This was Rep. Maxine Waters speaking at a rally Saturday, in a now-infamous diatribe against Donald Trump:
The American people have put up with this president long enough. What more do we need to see? What more lies do we need to hear? If you see anybody from that Cabinet in a restaurant, in a department store, at a gasoline station, you get out and you create a crowd and you push back on them!
She later explained on TV:
For these members of his Cabinet who remain and try to defend him, they’re not going to be able to go to a restaurant, to be able to stop at a gas station, to be able to shop at a department store. The people are going to turn on them, they’re going to protest, they’re going to absolutely harass them until they tell the president: ‘No, I can’t hang with you.’
Contrast that with the Rev. Martin Luther King, Jr. in 1957.
He wrote about agape — love — and the power of nonviolence:
Agape is understanding, creative, redemptive good will for all men. Biblical theologians would say it is the love of God working in the minds of men. It is an overflowing love which seeks nothing in return. And when you come to love on this level you begin to love men not because they are likeable, not because they do things that attract us, but because God loves them and here we love the person who does the evil deed while hating the deed that the person does. It is the type of love that stands at the center of the movement that we are trying to carry on in the Southland—agape.…God grant that as men and women all over the world struggle against evil systems they will struggle with love in their hearts, with understanding good will. Agape says you must go on with wise restraint and calm reasonableness but you must keep moving. We have a great opportunity in America to build here a great nation, a nation where all men live together as brothers and respect the dignity and worth of all human personality. We must keep moving toward that goal.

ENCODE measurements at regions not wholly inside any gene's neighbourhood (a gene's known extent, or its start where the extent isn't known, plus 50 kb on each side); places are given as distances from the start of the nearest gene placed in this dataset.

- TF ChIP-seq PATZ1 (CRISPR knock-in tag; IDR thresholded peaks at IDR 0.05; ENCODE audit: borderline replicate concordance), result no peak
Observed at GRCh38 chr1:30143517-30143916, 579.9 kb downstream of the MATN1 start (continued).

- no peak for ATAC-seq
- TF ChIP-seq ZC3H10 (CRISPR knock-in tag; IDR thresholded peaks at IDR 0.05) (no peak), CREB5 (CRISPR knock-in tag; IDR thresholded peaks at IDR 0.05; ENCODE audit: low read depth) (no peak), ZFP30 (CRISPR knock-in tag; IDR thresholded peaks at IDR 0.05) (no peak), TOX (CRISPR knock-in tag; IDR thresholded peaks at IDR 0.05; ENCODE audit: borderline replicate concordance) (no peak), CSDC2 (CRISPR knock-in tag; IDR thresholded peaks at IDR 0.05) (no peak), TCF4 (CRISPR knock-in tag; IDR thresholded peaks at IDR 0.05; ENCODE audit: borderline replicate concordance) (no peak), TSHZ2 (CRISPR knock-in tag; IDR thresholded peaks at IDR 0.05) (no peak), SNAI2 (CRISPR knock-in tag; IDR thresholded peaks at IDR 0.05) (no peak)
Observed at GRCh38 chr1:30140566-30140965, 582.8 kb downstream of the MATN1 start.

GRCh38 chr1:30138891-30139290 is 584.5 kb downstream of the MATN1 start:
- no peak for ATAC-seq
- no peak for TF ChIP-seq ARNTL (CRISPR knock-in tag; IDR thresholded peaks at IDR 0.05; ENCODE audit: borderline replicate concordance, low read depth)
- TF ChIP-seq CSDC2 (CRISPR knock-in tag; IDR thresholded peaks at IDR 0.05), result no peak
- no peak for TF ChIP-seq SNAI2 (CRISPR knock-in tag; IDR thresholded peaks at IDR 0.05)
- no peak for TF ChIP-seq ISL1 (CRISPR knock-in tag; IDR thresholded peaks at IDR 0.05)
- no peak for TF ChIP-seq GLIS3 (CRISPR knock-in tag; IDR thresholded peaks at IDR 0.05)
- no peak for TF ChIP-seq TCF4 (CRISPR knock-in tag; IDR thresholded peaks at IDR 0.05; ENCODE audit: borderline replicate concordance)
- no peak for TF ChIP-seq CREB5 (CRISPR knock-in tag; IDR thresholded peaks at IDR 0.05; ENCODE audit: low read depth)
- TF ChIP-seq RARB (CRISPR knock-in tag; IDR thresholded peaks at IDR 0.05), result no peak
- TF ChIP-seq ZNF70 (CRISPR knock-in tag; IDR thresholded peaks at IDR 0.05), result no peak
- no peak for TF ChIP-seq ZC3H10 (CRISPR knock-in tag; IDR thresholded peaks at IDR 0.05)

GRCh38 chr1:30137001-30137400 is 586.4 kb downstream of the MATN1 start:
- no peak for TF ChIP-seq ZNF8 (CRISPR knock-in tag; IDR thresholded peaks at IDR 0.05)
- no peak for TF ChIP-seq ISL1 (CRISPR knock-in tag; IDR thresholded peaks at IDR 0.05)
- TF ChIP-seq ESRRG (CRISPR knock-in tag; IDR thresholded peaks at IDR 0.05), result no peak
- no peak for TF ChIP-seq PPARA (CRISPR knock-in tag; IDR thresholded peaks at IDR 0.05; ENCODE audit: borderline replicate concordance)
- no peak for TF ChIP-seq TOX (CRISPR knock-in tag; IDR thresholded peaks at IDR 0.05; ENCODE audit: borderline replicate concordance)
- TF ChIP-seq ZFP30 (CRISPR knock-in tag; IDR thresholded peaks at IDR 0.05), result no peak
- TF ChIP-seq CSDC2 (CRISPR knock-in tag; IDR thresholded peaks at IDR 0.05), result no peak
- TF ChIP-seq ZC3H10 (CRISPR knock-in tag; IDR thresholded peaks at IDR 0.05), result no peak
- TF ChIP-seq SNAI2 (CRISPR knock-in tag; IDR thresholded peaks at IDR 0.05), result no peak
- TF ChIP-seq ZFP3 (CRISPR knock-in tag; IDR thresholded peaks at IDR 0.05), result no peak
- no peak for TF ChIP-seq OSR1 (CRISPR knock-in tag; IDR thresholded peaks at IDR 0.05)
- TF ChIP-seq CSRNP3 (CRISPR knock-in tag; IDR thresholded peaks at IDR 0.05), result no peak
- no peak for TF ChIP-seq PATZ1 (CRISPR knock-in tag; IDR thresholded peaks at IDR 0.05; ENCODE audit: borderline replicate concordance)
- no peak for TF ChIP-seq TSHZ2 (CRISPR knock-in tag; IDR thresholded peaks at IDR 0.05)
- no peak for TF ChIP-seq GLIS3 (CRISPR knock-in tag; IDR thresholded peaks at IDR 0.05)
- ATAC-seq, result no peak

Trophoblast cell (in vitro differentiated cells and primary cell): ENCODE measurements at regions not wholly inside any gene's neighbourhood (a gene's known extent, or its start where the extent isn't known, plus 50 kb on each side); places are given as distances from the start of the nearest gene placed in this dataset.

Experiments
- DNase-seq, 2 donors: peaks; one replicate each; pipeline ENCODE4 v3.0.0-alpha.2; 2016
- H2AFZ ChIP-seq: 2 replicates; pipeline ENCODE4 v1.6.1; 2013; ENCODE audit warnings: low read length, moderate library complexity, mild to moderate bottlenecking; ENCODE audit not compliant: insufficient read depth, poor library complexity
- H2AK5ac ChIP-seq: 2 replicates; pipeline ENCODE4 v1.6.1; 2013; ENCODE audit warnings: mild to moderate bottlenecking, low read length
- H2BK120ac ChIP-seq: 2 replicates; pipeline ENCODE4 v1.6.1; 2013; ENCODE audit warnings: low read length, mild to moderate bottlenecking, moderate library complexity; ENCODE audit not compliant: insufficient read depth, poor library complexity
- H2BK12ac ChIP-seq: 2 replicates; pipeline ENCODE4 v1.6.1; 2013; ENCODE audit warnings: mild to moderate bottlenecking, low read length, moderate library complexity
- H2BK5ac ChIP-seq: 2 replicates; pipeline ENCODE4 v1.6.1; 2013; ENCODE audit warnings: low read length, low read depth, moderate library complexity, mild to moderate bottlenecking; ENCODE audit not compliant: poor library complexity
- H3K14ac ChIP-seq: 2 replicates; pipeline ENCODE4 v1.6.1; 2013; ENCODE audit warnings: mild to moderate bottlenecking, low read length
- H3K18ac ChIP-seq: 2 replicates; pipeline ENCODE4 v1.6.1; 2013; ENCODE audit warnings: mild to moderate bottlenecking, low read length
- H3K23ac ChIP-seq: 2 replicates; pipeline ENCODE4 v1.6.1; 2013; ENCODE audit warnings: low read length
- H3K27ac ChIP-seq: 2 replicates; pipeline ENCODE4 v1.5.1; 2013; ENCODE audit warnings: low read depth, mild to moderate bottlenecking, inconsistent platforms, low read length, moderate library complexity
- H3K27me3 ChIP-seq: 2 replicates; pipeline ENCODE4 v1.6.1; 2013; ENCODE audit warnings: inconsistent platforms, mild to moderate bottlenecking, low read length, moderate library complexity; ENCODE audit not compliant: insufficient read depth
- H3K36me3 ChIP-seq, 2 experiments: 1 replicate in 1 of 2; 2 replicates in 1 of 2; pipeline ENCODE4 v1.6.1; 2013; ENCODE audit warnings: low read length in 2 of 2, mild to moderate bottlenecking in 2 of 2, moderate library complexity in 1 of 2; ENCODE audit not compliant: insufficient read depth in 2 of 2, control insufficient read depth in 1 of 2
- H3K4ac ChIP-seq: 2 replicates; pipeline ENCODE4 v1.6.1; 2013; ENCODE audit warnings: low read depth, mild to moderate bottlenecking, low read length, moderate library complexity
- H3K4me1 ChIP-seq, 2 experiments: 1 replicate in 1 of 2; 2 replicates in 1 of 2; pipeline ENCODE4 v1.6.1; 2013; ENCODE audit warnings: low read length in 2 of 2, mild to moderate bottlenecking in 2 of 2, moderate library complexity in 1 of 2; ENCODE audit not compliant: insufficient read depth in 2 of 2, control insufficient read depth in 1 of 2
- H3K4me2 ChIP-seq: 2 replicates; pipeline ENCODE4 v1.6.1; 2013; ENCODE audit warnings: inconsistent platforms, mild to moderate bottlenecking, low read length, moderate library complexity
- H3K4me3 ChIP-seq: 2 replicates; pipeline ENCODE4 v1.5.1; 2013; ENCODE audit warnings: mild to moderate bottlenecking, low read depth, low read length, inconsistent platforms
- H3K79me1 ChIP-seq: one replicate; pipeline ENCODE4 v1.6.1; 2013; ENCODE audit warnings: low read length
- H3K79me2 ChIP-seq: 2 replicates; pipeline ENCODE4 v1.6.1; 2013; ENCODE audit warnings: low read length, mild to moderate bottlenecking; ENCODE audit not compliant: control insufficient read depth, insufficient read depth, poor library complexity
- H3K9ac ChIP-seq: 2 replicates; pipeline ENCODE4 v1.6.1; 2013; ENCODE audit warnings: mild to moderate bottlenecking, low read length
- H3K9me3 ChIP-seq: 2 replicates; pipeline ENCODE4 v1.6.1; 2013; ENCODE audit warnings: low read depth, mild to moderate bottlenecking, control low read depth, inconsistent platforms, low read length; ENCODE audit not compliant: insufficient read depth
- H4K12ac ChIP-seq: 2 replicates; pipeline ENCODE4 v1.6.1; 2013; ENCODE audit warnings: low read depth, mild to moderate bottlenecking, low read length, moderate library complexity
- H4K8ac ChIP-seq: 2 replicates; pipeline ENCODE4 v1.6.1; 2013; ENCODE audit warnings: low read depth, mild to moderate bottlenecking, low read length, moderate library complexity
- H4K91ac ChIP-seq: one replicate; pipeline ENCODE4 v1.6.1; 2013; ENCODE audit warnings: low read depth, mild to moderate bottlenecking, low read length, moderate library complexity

Our self-respect is at stake; the prestige of our nation is at stake. Civil rights is an eternal moral issue which may well determine the destiny of our civilization in the ideological struggle with communism.
Dr. King added some advice on how to protest:
We must keep moving with wise restraint and love and with proper discipline and dignity.
Do we have any leaders on the national stage anymore who can speak with this kind of conviction about love? Do we have any who see it as a force for good? Do we have any who believe it?
Or are we reduced to trafficking in hate?
I have to wonder.